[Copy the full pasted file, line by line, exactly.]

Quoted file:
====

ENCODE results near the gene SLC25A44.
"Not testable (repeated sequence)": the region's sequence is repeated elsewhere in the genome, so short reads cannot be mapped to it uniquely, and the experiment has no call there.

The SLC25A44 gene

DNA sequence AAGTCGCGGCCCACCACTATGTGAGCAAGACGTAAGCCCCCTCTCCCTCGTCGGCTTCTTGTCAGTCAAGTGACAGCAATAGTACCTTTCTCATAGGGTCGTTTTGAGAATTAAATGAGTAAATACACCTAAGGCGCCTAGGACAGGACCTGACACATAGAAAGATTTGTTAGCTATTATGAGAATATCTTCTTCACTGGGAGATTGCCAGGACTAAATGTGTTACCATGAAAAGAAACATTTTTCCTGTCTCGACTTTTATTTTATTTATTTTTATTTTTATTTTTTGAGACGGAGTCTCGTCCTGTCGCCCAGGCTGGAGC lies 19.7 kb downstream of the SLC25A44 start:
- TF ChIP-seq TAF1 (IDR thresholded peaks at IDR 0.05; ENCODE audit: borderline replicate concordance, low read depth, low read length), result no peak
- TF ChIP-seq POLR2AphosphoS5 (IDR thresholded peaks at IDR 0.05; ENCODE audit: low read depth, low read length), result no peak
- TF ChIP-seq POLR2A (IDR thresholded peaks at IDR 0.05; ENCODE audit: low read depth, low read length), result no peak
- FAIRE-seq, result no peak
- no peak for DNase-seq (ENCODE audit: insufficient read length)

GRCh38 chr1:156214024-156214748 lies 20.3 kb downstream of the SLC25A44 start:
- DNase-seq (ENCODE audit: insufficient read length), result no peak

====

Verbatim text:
ENCODE results near the gene SLC25A44.
"Not testable (repeated sequence)": the region's sequence is repeated elsewhere in the genome, so short reads cannot be mapped to it uniquely, and the experiment has no call there.

The SLC25A44 gene

DNA sequence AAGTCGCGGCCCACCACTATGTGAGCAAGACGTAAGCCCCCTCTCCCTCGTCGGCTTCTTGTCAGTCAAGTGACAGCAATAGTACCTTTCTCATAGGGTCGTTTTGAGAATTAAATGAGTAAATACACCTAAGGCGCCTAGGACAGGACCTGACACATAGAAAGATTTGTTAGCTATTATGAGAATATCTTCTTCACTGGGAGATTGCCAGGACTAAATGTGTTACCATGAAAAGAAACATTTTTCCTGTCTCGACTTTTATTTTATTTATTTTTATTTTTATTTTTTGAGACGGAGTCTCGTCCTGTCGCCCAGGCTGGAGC lies 19.7 kb downstream of the SLC25A44 start:
- TF ChIP-seq TAF1 (IDR thresholded peaks at IDR 0.05; ENCODE audit: borderline replicate concordance, low read depth, low read length), result no peak
- TF ChIP-seq POLR2AphosphoS5 (IDR thresholded peaks at IDR 0.05; ENCODE audit: low read depth, low read length), result no peak
- TF ChIP-seq POLR2A (IDR thresholded peaks at IDR 0.05; ENCODE audit: low read depth, low read length), result no peak
- FAIRE-seq, result no peak
- no peak for DNase-seq (ENCODE audit: insufficient read length)

GRCh38 chr1:156214024-156214748 lies 20.3 kb downstream of the SLC25A44 start:
- DNase-seq (ENCODE audit: insufficient read length), result no peak